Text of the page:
Deadly school bus crash in New Jersey prompts calls for new vehicle technology
Federal accident investigators are recommending the government set performance standards for new safety technology that allows cars and trucks to talk to each other and then require the technology be installed in all new vehicles.
The National Transportation Safety Board made the recommendation Tuesday in response to fatal school bus accidents at intersections in New Jersey and Florida last year.
Vehicles equipped with the technology can continuously communicate over wireless networks, exchanging information on location, direction and speed 10 times a second.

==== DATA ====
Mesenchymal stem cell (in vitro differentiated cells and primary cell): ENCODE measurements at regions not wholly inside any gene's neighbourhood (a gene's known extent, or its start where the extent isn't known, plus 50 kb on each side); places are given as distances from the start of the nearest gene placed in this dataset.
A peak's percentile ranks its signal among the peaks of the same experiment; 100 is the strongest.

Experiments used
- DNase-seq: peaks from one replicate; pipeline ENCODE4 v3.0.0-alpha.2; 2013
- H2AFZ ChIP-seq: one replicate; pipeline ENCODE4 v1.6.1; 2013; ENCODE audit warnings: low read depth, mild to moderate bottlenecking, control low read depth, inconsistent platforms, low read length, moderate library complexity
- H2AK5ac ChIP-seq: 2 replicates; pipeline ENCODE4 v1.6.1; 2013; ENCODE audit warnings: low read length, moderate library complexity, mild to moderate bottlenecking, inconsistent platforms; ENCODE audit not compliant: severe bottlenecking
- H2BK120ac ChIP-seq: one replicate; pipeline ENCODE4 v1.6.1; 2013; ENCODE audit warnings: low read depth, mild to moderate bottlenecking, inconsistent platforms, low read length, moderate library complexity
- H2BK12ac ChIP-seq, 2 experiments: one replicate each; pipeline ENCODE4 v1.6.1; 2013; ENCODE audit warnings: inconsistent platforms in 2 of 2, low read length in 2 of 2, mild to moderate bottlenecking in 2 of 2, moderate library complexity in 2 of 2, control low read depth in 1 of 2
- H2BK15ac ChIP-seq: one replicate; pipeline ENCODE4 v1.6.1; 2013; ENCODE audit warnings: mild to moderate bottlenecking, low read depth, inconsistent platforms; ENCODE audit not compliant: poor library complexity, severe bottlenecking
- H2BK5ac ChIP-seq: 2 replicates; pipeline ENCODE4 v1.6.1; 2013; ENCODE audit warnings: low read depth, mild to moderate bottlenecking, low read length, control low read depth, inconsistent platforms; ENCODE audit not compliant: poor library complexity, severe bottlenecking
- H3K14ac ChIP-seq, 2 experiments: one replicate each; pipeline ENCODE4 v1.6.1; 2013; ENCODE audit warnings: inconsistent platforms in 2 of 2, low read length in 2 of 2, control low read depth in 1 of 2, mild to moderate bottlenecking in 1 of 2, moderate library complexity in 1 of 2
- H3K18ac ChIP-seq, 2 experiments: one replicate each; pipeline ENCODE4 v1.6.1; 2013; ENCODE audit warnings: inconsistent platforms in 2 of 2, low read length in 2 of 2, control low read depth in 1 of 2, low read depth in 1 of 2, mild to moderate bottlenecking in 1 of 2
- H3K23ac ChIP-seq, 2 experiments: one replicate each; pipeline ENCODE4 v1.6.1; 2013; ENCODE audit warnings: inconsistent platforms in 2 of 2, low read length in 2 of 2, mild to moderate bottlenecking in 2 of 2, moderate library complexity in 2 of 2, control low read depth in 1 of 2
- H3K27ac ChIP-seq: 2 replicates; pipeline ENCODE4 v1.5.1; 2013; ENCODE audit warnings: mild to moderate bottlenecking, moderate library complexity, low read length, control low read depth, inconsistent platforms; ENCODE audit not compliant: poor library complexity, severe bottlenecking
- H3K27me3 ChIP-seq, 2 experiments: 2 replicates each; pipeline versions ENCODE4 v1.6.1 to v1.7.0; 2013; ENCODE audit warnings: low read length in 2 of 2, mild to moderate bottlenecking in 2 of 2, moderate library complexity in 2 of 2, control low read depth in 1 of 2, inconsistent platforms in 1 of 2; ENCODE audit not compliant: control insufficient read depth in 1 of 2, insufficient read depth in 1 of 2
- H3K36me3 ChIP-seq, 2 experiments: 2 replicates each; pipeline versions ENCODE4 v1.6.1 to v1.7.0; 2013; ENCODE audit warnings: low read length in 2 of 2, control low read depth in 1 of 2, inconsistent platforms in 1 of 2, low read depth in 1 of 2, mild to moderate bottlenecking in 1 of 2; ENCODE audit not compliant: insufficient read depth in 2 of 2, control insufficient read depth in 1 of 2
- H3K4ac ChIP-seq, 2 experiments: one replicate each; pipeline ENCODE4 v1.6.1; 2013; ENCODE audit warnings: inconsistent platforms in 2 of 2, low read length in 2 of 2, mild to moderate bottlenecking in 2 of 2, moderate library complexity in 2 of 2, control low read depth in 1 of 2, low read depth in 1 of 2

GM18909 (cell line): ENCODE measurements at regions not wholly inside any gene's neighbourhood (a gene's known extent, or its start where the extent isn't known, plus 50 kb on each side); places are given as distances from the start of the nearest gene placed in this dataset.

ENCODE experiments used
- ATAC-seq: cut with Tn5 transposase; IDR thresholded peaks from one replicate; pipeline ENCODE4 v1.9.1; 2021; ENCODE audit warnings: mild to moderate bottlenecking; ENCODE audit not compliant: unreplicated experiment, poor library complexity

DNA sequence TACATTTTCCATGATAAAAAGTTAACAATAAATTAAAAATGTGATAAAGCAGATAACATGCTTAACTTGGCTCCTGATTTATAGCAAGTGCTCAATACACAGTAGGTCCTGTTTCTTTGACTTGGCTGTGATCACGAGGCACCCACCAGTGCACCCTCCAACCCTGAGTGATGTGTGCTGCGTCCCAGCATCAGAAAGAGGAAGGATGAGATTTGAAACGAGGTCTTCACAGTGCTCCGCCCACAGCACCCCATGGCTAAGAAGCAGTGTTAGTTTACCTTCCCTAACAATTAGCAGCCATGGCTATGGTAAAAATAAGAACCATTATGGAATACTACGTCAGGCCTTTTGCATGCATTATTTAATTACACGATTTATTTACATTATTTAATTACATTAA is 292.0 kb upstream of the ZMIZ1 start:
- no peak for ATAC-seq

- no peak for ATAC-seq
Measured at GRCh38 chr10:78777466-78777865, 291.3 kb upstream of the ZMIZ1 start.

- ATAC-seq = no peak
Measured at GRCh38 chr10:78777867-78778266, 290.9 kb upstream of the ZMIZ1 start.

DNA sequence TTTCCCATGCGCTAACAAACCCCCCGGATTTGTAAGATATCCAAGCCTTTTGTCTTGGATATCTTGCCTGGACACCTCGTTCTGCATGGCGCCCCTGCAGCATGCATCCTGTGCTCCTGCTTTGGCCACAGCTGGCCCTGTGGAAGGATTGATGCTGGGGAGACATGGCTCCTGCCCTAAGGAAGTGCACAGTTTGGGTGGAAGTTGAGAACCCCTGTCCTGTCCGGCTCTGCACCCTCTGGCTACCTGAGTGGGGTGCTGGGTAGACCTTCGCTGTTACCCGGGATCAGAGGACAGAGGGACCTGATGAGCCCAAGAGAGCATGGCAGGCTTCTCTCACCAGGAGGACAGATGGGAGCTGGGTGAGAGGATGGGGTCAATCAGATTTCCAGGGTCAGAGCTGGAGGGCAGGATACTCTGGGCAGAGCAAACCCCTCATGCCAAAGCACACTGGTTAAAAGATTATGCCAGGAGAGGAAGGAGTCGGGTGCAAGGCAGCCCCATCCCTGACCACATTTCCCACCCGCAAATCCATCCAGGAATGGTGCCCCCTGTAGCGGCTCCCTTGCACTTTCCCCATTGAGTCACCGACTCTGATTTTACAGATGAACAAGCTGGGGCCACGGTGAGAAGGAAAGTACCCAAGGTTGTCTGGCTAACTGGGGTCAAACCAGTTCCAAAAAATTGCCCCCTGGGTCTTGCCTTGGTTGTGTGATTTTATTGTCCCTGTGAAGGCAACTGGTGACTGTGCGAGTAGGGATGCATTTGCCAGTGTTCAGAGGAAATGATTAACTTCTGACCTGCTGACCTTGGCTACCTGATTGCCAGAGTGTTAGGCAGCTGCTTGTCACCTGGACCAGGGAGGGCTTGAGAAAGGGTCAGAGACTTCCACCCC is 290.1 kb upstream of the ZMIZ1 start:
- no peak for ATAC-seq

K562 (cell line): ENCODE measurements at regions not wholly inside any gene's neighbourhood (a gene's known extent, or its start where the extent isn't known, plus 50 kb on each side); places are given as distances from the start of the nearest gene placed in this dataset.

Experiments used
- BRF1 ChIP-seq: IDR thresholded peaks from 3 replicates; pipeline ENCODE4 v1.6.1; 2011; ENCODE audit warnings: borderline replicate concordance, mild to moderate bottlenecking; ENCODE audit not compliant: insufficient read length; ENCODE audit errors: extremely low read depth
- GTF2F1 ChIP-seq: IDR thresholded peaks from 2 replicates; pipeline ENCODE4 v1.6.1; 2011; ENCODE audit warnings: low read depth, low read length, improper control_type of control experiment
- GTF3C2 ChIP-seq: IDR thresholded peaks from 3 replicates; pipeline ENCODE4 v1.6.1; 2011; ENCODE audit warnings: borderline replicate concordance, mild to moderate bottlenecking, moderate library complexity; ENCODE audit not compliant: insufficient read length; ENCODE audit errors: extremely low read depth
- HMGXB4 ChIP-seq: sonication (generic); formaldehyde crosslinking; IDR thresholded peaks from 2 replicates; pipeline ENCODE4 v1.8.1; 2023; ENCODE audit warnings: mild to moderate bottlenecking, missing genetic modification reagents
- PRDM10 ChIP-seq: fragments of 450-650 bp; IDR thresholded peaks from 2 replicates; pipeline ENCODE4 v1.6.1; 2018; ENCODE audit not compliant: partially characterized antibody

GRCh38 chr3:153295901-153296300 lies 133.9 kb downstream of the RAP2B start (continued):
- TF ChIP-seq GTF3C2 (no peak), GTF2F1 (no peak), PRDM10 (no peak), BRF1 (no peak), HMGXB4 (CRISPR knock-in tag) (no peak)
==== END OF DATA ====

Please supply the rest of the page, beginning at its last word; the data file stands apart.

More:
A computer analyzes the information and issues danger warnings to drivers, often before they can see the other vehicle.
NTSB officials said the technology holds great promise to reduce deaths and injuries caused by crashes at intersections.
The accident in Chesterfield Twp., N.J., involved a dump truck that slammed into the back left side of a school bus, spinning the bus around until it hit a traffic signal pole.
An 11-year-old girl was killed and five other students, including the girl's two sisters, were seriously injured.
The crash in Port St. Lucie, Fla., involved a semi tractor-trailer truck that hit a school bus, killing one student and seriously injuring four others.
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